8.2/10
37,441
131 user 98 critic

Andrei Rublev (1966)

Andrey Rublev (original title)
The life, times and afflictions of the fifteenth-century Russian iconographer.

Director:

Andrei Tarkovsky (as Andrey Tarkovskiy)

Writers:

Andrey Konchalovskiy (as Andrey Mikhalkov-Konchalovskiy), Andrei Tarkovsky (as Andrey Tarkovskiy)
Reviews
Popularity
4,631 ( 199)
Top Rated Movies #202 | 3 wins. See more awards »

Photos

Learn more

More Like This 

Drama | War
    1 2 3 4 5 6 7 8 9 10 8.1/10 X  

In WW2, twelve year old Soviet orphan Ivan Bondarev works for the Soviet army as a scout behind the German lines and strikes a friendship with three sympathetic Soviet officers.

Directors: Andrei Tarkovsky, Eduard Abalov
Stars: Nikolay Burlyaev, Valentin Zubkov, Evgeniy Zharikov
Solaris (1971)
Certificate: 14 Drama | Mystery | Sci-Fi
    1 2 3 4 5 6 7 8 9 10 8.1/10 X  

A psychologist is sent to a station orbiting a distant planet in order to discover what has caused the crew to go insane.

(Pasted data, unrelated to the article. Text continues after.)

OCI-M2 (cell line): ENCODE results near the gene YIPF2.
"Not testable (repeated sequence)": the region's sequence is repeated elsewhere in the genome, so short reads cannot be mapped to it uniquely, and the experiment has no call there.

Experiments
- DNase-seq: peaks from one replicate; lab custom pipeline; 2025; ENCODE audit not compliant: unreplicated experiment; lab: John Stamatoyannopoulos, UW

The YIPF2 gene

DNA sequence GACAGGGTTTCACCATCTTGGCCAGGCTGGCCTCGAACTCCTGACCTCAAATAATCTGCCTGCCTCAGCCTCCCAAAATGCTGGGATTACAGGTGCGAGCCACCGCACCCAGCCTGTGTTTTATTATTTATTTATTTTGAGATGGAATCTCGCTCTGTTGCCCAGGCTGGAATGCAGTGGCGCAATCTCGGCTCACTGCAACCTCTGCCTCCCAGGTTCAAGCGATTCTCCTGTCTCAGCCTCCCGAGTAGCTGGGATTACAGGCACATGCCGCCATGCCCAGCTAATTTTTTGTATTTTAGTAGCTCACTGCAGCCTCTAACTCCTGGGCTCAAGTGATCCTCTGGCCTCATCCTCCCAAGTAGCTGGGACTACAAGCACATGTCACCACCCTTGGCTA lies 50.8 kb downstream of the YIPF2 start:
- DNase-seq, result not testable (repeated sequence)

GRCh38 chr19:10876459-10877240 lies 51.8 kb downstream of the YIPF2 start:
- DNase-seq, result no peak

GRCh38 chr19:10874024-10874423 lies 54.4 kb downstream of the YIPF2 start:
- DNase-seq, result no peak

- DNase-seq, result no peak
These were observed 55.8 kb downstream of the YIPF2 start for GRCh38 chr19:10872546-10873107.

Director: Andrei Tarkovsky
Stars: Natalya Bondarchuk, Donatas Banionis, Jüri Järvet
Stalker (1979)
Drama | Sci-Fi
    1 2 3 4 5 6 7 8 9 10 8.1/10 X  

A guide leads two men through an area known as the Zone to find a room that grants wishes.

Director: Andrei Tarkovsky
Stars: Alisa Freyndlikh, Aleksandr Kaydanovskiy, Anatoliy Solonitsyn
Zerkalo (1975)
Biography | Drama
    1 2 3 4 5 6 7 8 9 10 8.1/10 X  

A dying man in his forties remembers his past. His childhood, his mother, the war, personal moments and things that tell of the recent history of all the Russian nation.

Director: Andrei Tarkovsky
Stars: Margarita Terekhova, Filipp Yankovskiy, Ignat Daniltsev
Nostalgia (1983)
Certificate: 16 Drama
    1 2 3 4 5 6 7 8 9 10 8.1/10 X  

A Russian poet and his interpreter travel to Italy to research the life of an 18th-century composer.

Director: Andrei Tarkovsky
Stars: Oleg Yankovskiy, Erland Josephson, Domiziana Giordano
Sacrifice (1986)
Drama
    1 2 3 4 5 6 7 8 9 10 8.1/10 X  

At the dawn of World War III, a man searches for a way to restore peace to the world and finds he must give something in return.

Director: Andrei Tarkovsky
Stars: Erland Josephson, Susan Fleetwood, Allan Edwall
Drama
    1 2 3 4 5 6 7 8 9 10 7.5/10 X